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Arul Raja, S.J., International Visiting Jesuit Fellow

To be Re-awakened to my Human Vocation

Rev. A. Maria Arul Raja, S.J. is an International Visiting Jesuit Fellow at Holy Cross for the 2012-2013 academic year. He hails from Chennai, India, where he is director of Studies in the Theologate at Vidyajyoti College's Arul Kadal Centre and supervisor of Doctoral Studies at the Institute of Dialogue with Cultures and Religions at Loyola College in Chennai. Focused on subaltern studies and theologies of the oppressed, his research has used the experience of the exclusion of the Dalit, the lowest caste of people in India, to consider ways of building communities that break down discriminatory hierarchies. At Holy Cross, he is teaching a Religious Studies course on Theologies of the Oppressed.


     The quality of at least an adequate response to human vocation, perhaps, could be assessed with the criterion of the growing consistency between one's mind-set and daily action. Perhaps this is the acid-test for assessing who one is and where one is heading towards. It is against this backdrop that I place the lives of the people murdered in El Salvador during the 1980s by state terrorism in collusion with local land-grabbers and international profit-mongers.

     The memory of some of the people like the murdered Archbishop, the religious, the priests, or office bearers among the strugglers is perpetuated through various symbols. These people, at least, had the 'spiritual' or 'ideological literacy' to foresee their possible violent death through the idioms of 'honorable martyrdom.' No doubt, these slain leaders seemed to have had the intellectual honesty to make some compatibility between their daily perception and daily practice. In this way they could be said to have lived out their human vocation in tune with the heartbeat of the divine.

Recordatorio de las hermans de Maryknoll,
asesinadas el 2 de diciembre de 1980

© Ron Jarret, Chemistry

     What about the ordinary folks whose lives were taken for granted, labour exploited, pain unacknowledged, and death ignored? A large number of those ruthlessly murdered is relegated into oblivion. Is there a salvific effect born out of such cruel and anonymous murders of the ordinary folks behind the veil of historical black-out? What is the meaning of the human vocation of those murdered but not even enumerated as part of the ritual of statistical collectivity? Along these thoughts my encounter with the reality of El Salvador in 2013 was one of deep silence from which I like to reflect on my human vocation with the following realms of my life in 2013: Perceptive Intervention and Prophetic Articulation.


     Why do the people throw their lots with arms-wielding guerrillas at a particular moment? Why do they opt for evangelical trances at another moment? Are the so-called liberators (like the FMLN) consistently the genuine liberators at all times? If so, how? If not, why not? What are the elements of "fears" that could propel the traditional oligarchic oppressive elements to do justice to one and all? If 'faith-that-does-justice' does not work, is it wrong to work out a 'fear-that-does-justice'? How is hope generated where apparently there is the absence of hopefulness? What is the role of the 'unaccounted death' of such 'orphaned humans' in my life as a human person?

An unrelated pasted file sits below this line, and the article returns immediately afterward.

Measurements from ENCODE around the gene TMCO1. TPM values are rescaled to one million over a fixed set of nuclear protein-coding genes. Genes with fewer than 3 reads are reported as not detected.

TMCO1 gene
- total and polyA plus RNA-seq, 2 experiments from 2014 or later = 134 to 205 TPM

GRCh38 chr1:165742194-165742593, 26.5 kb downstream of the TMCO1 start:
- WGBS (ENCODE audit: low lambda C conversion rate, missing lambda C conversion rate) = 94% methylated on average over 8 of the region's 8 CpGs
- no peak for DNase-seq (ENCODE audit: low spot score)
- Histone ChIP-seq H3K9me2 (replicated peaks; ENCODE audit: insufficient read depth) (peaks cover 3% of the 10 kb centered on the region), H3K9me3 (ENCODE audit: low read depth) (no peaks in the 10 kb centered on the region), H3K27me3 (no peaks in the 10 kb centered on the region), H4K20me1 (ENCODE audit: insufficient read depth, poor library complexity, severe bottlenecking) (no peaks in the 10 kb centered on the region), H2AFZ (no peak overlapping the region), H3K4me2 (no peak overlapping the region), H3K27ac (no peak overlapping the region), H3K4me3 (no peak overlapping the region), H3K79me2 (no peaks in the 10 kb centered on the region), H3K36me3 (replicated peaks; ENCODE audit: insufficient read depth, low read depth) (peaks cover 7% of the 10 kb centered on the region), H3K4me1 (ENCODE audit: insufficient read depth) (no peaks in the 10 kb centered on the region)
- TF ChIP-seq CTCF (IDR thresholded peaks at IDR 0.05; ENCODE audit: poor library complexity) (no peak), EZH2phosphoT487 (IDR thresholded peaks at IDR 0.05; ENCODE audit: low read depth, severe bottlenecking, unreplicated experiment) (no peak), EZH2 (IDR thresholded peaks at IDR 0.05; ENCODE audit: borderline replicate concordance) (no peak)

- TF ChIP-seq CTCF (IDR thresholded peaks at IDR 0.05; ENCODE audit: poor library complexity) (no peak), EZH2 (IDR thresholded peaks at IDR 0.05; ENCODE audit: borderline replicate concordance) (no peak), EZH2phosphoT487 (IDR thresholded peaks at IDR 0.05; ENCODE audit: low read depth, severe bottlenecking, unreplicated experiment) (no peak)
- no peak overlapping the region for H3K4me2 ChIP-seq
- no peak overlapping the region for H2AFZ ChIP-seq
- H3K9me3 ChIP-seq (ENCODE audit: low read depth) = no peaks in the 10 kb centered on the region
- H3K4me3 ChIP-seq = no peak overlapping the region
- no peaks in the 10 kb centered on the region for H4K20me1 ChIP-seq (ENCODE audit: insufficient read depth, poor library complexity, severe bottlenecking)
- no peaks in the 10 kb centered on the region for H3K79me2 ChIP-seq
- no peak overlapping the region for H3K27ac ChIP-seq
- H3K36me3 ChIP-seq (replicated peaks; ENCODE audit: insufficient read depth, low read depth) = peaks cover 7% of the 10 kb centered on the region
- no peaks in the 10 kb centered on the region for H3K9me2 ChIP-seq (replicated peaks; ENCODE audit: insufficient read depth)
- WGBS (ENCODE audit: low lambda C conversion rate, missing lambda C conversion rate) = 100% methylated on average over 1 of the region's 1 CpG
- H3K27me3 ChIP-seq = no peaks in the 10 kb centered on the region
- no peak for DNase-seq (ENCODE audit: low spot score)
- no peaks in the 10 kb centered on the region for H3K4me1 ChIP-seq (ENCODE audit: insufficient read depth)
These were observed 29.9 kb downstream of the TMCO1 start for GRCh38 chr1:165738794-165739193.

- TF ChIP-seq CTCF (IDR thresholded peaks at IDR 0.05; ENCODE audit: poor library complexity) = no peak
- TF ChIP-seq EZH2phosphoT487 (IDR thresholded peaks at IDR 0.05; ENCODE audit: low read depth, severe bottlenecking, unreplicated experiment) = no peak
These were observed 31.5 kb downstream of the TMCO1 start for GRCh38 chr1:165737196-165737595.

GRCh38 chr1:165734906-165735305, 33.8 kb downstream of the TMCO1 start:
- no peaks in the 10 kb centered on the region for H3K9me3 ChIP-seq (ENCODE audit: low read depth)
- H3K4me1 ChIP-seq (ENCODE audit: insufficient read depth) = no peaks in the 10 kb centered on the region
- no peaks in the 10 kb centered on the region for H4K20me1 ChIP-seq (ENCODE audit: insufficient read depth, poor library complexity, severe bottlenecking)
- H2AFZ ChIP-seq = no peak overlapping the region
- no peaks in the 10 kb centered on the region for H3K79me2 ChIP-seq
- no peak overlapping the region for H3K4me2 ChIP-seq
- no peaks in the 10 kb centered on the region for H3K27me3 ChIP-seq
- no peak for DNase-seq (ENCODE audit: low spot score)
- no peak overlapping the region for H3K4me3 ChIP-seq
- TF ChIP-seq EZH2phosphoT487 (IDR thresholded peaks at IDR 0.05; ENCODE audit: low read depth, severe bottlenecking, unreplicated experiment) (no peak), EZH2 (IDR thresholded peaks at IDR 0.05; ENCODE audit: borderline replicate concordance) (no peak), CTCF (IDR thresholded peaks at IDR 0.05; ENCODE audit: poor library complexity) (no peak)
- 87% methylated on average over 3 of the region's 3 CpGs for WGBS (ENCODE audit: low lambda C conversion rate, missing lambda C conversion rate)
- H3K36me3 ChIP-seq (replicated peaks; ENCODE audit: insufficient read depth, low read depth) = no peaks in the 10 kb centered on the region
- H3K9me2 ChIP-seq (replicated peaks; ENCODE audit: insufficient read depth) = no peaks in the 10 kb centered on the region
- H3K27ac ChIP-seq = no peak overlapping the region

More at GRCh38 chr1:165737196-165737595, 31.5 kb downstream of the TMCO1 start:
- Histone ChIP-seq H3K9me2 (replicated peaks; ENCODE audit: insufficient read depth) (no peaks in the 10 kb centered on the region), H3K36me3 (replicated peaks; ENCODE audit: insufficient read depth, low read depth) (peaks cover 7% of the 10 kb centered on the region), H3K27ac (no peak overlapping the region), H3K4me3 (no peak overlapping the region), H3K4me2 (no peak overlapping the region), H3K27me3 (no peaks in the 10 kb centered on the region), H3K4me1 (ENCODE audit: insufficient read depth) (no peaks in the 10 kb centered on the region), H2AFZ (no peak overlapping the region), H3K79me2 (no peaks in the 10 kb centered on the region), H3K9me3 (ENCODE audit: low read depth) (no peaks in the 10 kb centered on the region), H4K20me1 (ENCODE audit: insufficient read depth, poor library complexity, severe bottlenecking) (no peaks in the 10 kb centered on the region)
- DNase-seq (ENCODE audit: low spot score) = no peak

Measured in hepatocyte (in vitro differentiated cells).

Even personal reflections on such questions could be part of my perceptive intervention to begin with. An attempt at identifying the conflicts and situations of asymmetry of power could lead anyone to locate and name the systemic evils, structural sins and organized violence. In this exercise of rightly naming which are constructive aspects and which are destructive elements one has to be trained from the 'locations of the defeated people' in every conflict situation.


     How to effectively create mortal fear in the minds of the super powers? As an Indian, how could I make the Indian Government effectively apologize for the ruthless genocide of more than 100,000 Tamils in the neighbouring Sri Lanka in 2009 in collaboration with the Sri Lankan Army? What are the appropriate locations for constructing criteria for justice? How could the Church and the Indian Government compensate 'the Dalits' for dehumanizing them for centuries as untouchables? What is the role of the USA in El Salvador then and now? How to undo the damage perpetrated on the innocent people of El Salvador during the 1980s?

Campo en las afueras de San Salvador
donde fueron violadas y asesinadas las hermans de Maryknoll

© Cynthia Stone, Spanish

     Even the informal discussions on such matters could be the starting point for one's prophetic articulation. This spontaneous act of speaking it out could be sometimes counted as 'subversive' acts of 'treason' trading upon the 'sovereignty' of one's own 'country.' With these pretentious gestures, the local powers spread their wings of unethical alliance with all the atrocious powers across the globe. Calling reality by its true name and the simple act of speaking it out embarrasses those of the higher powers benefitting from traditional structures like militarism, casteism, or neo-colonial structures. But my human vocation does not have the luxury of distancing myself from the struggles of the disempowered people. This solidarity is possible only with frequent and deliberate gestures of physically placing myself with them. And my journey to El Salvador is a modest attempt to do so even with the heavy amount of money spent on me.

vol. 10 (2013)
vol. 10 (2013)
© 2013 · fósforo
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